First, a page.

The instructions 102 are received by the processing device 104, which may one or more processing devices reading the incoming programming instructions 102 and performing corresponding processing operations. As the processing device 104 reads the programming instructions 102, the processing device 104 references the data dictionary 106 for specific processing elements 112. These processing elements 112 may be any suitable encoded command, such as but not limited to a transaction code or object element. In one embodiment, the processing element 112 is a system-understandable encoding providing for a corresponding function. For example, if the element 112 is a transaction code, the call function may be associated with performing a particular operation referenced by the transaction code and if the element 112 is a data object, the call function may retrieve, access, reference or perform any other function associated with the corresponding data object. When the element 112 is a user-defined term, the call command may be a customized call command associated with the processing environment. For example, if the processing environment is the R/3 system or NetWeaver system available from SAP, the customization call command may be an SPRO command.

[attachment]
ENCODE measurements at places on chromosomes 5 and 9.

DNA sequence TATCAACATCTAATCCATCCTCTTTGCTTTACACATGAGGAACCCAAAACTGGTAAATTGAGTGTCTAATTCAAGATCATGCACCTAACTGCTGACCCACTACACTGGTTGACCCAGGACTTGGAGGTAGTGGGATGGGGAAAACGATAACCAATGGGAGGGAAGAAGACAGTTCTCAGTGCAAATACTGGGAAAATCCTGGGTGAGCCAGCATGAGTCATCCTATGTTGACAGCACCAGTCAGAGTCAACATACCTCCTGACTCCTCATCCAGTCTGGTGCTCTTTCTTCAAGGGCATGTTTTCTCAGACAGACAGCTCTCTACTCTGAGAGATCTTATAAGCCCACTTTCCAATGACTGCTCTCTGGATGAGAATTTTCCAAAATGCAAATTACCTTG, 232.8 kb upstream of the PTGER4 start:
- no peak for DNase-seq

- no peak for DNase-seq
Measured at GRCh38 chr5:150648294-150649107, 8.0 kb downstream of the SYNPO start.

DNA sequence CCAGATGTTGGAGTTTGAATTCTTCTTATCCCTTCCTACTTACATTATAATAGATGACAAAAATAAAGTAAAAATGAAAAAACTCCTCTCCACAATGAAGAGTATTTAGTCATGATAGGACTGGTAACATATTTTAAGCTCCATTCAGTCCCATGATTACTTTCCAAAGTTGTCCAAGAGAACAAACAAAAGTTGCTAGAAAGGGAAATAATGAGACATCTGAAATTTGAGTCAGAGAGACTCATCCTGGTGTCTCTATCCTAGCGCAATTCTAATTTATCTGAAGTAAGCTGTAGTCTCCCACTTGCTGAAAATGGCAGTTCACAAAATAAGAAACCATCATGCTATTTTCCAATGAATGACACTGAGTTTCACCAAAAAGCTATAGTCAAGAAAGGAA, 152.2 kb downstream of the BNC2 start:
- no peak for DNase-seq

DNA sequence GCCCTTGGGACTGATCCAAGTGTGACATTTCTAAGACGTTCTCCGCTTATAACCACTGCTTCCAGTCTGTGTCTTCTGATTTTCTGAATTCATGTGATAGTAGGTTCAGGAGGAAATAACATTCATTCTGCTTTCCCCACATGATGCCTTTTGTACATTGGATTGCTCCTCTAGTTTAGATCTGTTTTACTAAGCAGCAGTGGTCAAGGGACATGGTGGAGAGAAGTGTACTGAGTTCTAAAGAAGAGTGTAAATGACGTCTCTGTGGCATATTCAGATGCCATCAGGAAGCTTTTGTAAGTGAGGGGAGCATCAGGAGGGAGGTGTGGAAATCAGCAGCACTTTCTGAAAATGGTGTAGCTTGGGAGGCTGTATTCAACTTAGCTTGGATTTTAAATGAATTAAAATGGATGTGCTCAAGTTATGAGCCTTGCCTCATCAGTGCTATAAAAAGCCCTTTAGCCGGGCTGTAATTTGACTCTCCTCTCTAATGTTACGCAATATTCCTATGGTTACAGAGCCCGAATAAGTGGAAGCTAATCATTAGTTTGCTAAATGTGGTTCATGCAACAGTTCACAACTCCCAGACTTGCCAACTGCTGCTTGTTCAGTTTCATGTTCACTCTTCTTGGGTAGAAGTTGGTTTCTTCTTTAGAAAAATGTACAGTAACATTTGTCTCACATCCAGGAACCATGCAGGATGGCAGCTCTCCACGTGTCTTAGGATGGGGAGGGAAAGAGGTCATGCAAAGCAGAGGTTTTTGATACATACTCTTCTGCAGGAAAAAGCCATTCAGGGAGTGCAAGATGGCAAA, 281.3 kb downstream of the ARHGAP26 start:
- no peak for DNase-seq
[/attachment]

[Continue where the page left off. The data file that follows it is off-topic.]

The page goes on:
In one embodiment, the access table 108 is accessed in a look-up fashion. If a programming term 112 is not found in the native command database 108, the search proceeds to the terms database 110.
In the event the programming term 112 is a native term, the corresponding reference command or operation is found within the access table 108 and the terms database 110 is not accessed. Therefore, when using the native terms in the programming instructions 102, the terms database 110 is not utilized.